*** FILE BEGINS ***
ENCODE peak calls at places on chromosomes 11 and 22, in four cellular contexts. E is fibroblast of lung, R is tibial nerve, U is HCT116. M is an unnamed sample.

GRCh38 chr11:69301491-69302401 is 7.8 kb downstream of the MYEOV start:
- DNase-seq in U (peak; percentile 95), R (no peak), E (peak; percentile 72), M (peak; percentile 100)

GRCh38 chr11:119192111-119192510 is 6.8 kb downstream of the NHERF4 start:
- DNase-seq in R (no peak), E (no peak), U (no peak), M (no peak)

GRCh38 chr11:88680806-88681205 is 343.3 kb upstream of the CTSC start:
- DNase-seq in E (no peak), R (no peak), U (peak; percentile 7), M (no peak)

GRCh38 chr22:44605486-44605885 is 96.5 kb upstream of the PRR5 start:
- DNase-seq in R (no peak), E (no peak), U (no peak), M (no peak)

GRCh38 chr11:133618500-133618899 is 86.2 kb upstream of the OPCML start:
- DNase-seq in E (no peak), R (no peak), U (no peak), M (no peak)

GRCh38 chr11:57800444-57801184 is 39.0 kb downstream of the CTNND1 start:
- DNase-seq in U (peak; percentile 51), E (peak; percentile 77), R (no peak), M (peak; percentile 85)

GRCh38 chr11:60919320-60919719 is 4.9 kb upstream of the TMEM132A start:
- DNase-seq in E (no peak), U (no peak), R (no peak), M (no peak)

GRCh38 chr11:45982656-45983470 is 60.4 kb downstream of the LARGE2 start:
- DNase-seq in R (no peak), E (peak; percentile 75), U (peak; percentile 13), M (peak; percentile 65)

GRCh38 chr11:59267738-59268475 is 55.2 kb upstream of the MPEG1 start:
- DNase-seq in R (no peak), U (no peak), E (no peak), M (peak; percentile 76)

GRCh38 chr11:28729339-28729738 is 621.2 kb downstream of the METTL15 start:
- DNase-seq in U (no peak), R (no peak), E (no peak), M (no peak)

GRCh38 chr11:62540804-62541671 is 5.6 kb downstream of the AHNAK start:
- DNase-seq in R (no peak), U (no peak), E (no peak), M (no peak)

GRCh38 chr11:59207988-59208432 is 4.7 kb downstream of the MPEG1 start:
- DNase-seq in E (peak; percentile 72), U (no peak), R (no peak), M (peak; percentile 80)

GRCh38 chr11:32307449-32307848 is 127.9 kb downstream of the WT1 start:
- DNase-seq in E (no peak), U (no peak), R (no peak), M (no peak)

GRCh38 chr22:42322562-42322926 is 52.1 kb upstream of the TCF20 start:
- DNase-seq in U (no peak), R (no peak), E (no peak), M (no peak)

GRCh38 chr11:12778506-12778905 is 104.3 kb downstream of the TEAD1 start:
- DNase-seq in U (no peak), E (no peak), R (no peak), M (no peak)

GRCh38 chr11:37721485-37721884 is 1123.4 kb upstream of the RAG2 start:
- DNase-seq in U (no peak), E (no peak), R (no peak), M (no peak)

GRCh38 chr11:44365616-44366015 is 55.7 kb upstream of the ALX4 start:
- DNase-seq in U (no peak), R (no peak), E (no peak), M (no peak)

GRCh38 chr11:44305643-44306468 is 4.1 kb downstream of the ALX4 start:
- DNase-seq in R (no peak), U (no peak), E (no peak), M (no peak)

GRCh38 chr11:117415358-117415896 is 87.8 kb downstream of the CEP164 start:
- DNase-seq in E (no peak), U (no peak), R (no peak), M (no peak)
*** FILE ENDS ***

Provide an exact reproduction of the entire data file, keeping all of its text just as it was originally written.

ENCODE peak calls at places on chromosomes 11 and 22, in four cellular contexts. E is fibroblast of lung, R is tibial nerve, U is HCT116. M is an unnamed sample.

GRCh38 chr11:69301491-69302401 is 7.8 kb downstream of the MYEOV start:
- DNase-seq in U (peak; percentile 95), R (no peak), E (peak; percentile 72), M (peak; percentile 100)

GRCh38 chr11:119192111-119192510 is 6.8 kb downstream of the NHERF4 start:
- DNase-seq in R (no peak), E (no peak), U (no peak), M (no peak)

GRCh38 chr11:88680806-88681205 is 343.3 kb upstream of the CTSC start:
- DNase-seq in E (no peak), R (no peak), U (peak; percentile 7), M (no peak)

GRCh38 chr22:44605486-44605885 is 96.5 kb upstream of the PRR5 start:
- DNase-seq in R (no peak), E (no peak), U (no peak), M (no peak)

GRCh38 chr11:133618500-133618899 is 86.2 kb upstream of the OPCML start:
- DNase-seq in E (no peak), R (no peak), U (no peak), M (no peak)

GRCh38 chr11:57800444-57801184 is 39.0 kb downstream of the CTNND1 start:
- DNase-seq in U (peak; percentile 51), E (peak; percentile 77), R (no peak), M (peak; percentile 85)

GRCh38 chr11:60919320-60919719 is 4.9 kb upstream of the TMEM132A start:
- DNase-seq in E (no peak), U (no peak), R (no peak), M (no peak)

GRCh38 chr11:45982656-45983470 is 60.4 kb downstream of the LARGE2 start:
- DNase-seq in R (no peak), E (peak; percentile 75), U (peak; percentile 13), M (peak; percentile 65)

GRCh38 chr11:59267738-59268475 is 55.2 kb upstream of the MPEG1 start:
- DNase-seq in R (no peak), U (no peak), E (no peak), M (peak; percentile 76)

GRCh38 chr11:28729339-28729738 is 621.2 kb downstream of the METTL15 start:
- DNase-seq in U (no peak), R (no peak), E (no peak), M (no peak)

GRCh38 chr11:62540804-62541671 is 5.6 kb downstream of the AHNAK start:
- DNase-seq in R (no peak), U (no peak), E (no peak), M (no peak)

GRCh38 chr11:59207988-59208432 is 4.7 kb downstream of the MPEG1 start:
- DNase-seq in E (peak; percentile 72), U (no peak), R (no peak), M (peak; percentile 80)

GRCh38 chr11:32307449-32307848 is 127.9 kb downstream of the WT1 start:
- DNase-seq in E (no peak), U (no peak), R (no peak), M (no peak)

GRCh38 chr22:42322562-42322926 is 52.1 kb upstream of the TCF20 start:
- DNase-seq in U (no peak), R (no peak), E (no peak), M (no peak)

GRCh38 chr11:12778506-12778905 is 104.3 kb downstream of the TEAD1 start:
- DNase-seq in U (no peak), E (no peak), R (no peak), M (no peak)

GRCh38 chr11:37721485-37721884 is 1123.4 kb upstream of the RAG2 start:
- DNase-seq in U (no peak), E (no peak), R (no peak), M (no peak)

GRCh38 chr11:44365616-44366015 is 55.7 kb upstream of the ALX4 start:
- DNase-seq in U (no peak), R (no peak), E (no peak), M (no peak)

GRCh38 chr11:44305643-44306468 is 4.1 kb downstream of the ALX4 start:
- DNase-seq in R (no peak), U (no peak), E (no peak), M (no peak)

GRCh38 chr11:117415358-117415896 is 87.8 kb downstream of the CEP164 start:
- DNase-seq in E (no peak), U (no peak), R (no peak), M (no peak)